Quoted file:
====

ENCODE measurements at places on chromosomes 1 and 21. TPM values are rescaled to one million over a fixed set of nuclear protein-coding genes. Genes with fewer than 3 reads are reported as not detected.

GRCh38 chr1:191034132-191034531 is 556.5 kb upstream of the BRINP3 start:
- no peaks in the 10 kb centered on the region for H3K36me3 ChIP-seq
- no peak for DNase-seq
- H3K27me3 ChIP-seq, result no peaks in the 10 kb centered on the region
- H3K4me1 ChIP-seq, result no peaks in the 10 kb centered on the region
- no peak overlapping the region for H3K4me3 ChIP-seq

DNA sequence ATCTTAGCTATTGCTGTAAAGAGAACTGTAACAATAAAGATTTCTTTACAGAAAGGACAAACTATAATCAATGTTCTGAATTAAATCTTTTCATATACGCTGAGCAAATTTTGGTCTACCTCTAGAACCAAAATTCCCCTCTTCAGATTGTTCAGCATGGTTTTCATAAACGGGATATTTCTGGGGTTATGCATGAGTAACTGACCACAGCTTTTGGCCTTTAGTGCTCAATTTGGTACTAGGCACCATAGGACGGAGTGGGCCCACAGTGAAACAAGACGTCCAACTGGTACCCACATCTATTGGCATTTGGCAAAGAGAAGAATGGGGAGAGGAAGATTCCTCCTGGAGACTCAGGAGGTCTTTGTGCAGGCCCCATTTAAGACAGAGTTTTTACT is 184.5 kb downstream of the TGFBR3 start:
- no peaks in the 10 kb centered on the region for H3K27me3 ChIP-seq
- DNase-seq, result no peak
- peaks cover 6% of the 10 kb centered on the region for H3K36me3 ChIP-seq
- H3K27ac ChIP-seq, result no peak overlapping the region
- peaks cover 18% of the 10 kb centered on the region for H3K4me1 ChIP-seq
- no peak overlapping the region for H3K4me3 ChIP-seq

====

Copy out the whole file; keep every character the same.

ENCODE measurements at places on chromosomes 1 and 21. TPM values are rescaled to one million over a fixed set of nuclear protein-coding genes. Genes with fewer than 3 reads are reported as not detected.

GRCh38 chr1:191034132-191034531 is 556.5 kb upstream of the BRINP3 start:
- no peaks in the 10 kb centered on the region for H3K36me3 ChIP-seq
- no peak for DNase-seq
- H3K27me3 ChIP-seq, result no peaks in the 10 kb centered on the region
- H3K4me1 ChIP-seq, result no peaks in the 10 kb centered on the region
- no peak overlapping the region for H3K4me3 ChIP-seq

DNA sequence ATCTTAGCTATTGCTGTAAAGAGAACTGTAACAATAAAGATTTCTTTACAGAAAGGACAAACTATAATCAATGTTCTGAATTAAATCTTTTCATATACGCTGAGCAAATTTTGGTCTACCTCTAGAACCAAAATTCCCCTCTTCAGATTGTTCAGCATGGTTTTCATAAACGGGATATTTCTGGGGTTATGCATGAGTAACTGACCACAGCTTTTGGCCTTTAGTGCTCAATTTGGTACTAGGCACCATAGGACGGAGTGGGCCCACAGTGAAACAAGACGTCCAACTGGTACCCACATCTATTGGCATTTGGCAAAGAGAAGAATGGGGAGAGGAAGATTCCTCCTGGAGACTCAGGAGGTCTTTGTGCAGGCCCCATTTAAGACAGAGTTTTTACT is 184.5 kb downstream of the TGFBR3 start:
- no peaks in the 10 kb centered on the region for H3K27me3 ChIP-seq
- DNase-seq, result no peak
- peaks cover 6% of the 10 kb centered on the region for H3K36me3 ChIP-seq
- H3K27ac ChIP-seq, result no peak overlapping the region
- peaks cover 18% of the 10 kb centered on the region for H3K4me1 ChIP-seq
- no peak overlapping the region for H3K4me3 ChIP-seq